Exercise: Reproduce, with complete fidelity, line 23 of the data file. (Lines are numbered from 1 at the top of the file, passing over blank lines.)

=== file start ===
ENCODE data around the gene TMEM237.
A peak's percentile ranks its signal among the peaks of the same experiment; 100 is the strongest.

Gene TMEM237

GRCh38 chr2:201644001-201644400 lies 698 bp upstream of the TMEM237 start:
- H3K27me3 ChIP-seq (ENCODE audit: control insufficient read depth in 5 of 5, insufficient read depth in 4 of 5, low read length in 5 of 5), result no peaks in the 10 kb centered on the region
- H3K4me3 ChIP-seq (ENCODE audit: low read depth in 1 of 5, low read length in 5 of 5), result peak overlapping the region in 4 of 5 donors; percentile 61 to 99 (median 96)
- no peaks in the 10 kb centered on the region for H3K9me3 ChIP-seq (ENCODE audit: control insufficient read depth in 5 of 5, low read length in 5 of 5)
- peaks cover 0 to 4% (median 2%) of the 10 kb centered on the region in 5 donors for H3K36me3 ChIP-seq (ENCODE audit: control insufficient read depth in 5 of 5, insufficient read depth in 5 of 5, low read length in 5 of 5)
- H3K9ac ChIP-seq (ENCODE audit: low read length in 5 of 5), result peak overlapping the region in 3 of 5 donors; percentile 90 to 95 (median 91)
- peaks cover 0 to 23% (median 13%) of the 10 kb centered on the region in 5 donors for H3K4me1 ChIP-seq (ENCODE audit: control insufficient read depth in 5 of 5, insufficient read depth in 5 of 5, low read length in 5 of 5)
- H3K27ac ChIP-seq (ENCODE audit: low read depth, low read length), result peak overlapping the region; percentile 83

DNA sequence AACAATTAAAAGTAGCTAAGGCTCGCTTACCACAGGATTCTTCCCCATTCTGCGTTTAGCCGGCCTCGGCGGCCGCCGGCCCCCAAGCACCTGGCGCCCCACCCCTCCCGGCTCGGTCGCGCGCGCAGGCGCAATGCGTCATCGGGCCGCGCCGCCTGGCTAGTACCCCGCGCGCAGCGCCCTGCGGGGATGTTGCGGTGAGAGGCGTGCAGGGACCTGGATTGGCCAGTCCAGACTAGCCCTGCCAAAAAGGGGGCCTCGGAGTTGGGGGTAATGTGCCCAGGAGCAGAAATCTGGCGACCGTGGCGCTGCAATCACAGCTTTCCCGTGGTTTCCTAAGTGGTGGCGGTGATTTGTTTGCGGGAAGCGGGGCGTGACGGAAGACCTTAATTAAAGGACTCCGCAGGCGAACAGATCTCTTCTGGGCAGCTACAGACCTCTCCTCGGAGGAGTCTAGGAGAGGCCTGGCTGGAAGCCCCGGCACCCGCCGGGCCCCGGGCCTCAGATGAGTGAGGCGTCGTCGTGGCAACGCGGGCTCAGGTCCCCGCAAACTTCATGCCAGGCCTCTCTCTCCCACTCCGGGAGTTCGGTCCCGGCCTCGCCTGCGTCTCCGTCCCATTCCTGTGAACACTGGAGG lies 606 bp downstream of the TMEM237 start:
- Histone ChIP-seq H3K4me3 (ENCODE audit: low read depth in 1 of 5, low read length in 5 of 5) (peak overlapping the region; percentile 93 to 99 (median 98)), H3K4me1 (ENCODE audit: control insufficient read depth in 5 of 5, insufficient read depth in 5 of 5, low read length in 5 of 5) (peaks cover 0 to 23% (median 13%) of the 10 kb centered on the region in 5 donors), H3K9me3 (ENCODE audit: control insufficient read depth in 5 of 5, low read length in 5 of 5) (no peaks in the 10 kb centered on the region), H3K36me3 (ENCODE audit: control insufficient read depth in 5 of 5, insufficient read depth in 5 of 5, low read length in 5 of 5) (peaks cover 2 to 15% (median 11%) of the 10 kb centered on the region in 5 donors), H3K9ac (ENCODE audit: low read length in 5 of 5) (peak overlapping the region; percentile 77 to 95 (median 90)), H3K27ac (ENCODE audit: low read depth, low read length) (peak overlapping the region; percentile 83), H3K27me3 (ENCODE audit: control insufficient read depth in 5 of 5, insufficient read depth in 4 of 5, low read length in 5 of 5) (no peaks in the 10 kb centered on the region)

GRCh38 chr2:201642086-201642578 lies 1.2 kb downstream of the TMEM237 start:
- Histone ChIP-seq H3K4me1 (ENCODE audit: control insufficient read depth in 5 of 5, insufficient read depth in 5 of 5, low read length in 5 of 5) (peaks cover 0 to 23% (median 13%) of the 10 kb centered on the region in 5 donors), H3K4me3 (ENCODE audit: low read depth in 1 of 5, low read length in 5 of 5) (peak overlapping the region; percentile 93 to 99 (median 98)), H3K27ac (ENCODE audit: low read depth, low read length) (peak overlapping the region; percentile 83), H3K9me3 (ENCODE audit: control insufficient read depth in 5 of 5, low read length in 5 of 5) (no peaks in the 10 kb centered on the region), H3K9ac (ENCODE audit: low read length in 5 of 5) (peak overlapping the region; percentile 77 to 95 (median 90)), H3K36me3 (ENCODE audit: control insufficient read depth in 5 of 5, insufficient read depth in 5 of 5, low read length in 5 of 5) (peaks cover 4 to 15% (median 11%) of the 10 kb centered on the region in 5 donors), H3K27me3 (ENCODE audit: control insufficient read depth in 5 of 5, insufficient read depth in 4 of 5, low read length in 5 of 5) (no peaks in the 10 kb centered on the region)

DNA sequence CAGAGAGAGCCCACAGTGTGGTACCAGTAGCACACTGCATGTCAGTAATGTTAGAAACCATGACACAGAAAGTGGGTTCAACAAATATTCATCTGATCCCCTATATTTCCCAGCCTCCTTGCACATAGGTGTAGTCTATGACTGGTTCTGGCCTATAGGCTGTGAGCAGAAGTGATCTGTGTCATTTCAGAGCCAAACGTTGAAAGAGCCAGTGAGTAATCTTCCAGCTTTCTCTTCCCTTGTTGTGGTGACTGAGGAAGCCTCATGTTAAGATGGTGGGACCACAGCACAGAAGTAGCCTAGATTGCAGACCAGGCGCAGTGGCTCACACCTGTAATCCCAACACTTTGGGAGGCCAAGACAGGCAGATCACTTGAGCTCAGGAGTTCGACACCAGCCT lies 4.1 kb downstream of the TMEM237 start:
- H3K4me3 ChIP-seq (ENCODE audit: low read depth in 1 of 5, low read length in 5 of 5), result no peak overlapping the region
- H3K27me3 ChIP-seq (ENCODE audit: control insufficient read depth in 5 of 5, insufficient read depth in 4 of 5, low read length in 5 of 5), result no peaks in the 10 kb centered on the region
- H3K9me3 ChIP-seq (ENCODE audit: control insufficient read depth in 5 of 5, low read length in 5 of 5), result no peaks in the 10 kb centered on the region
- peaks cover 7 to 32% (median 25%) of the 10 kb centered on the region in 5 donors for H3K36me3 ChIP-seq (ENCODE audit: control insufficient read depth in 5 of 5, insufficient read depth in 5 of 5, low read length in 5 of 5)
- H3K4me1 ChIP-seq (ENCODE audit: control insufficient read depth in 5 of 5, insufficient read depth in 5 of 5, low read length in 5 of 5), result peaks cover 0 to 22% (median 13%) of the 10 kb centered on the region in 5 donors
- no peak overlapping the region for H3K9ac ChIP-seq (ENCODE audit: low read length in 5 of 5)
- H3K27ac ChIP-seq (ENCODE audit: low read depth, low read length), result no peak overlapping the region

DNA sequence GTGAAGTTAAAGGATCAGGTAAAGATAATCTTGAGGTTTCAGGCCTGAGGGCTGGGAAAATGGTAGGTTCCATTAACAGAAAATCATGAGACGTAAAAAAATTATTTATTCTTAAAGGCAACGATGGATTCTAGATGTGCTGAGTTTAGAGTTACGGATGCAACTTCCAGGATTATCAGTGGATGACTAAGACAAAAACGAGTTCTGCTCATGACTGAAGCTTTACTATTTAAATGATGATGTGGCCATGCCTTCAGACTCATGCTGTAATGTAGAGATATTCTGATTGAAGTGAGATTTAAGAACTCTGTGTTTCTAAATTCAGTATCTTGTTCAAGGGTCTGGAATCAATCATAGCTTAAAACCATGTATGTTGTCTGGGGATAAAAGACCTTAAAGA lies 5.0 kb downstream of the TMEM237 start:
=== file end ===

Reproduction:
- H3K27ac ChIP-seq (ENCODE audit: low read depth, low read length), result no peak overlapping the region